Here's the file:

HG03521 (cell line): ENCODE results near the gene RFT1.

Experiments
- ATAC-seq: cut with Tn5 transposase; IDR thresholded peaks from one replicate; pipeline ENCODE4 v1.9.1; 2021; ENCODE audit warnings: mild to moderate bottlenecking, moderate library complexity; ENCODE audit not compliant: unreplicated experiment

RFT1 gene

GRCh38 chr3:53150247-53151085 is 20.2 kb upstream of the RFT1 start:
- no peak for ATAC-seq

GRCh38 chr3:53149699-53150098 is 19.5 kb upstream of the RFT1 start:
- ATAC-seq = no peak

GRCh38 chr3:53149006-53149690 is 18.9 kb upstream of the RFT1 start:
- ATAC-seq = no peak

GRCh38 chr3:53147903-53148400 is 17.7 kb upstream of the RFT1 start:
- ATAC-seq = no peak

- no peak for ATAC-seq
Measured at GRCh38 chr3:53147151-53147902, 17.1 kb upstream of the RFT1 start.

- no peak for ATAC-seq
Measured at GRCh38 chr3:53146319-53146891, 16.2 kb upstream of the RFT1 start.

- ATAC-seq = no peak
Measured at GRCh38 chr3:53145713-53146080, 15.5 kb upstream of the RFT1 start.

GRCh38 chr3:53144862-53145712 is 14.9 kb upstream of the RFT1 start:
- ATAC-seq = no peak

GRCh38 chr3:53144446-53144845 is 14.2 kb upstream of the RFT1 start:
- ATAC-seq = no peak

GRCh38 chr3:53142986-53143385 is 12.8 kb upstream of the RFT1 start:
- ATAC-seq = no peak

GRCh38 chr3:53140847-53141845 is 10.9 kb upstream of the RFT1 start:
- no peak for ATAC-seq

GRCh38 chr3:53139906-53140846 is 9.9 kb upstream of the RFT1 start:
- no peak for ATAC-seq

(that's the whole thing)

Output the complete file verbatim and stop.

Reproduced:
HG03521 (cell line): ENCODE results near the gene RFT1.

Experiments
- ATAC-seq: cut with Tn5 transposase; IDR thresholded peaks from one replicate; pipeline ENCODE4 v1.9.1; 2021; ENCODE audit warnings: mild to moderate bottlenecking, moderate library complexity; ENCODE audit not compliant: unreplicated experiment

RFT1 gene

GRCh38 chr3:53150247-53151085 is 20.2 kb upstream of the RFT1 start:
- no peak for ATAC-seq

GRCh38 chr3:53149699-53150098 is 19.5 kb upstream of the RFT1 start:
- ATAC-seq = no peak

GRCh38 chr3:53149006-53149690 is 18.9 kb upstream of the RFT1 start:
- ATAC-seq = no peak

GRCh38 chr3:53147903-53148400 is 17.7 kb upstream of the RFT1 start:
- ATAC-seq = no peak

- no peak for ATAC-seq
Measured at GRCh38 chr3:53147151-53147902, 17.1 kb upstream of the RFT1 start.

- no peak for ATAC-seq
Measured at GRCh38 chr3:53146319-53146891, 16.2 kb upstream of the RFT1 start.

- ATAC-seq = no peak
Measured at GRCh38 chr3:53145713-53146080, 15.5 kb upstream of the RFT1 start.

GRCh38 chr3:53144862-53145712 is 14.9 kb upstream of the RFT1 start:
- ATAC-seq = no peak

GRCh38 chr3:53144446-53144845 is 14.2 kb upstream of the RFT1 start:
- ATAC-seq = no peak

GRCh38 chr3:53142986-53143385 is 12.8 kb upstream of the RFT1 start:
- ATAC-seq = no peak

GRCh38 chr3:53140847-53141845 is 10.9 kb upstream of the RFT1 start:
- no peak for ATAC-seq

GRCh38 chr3:53139906-53140846 is 9.9 kb upstream of the RFT1 start:
- no peak for ATAC-seq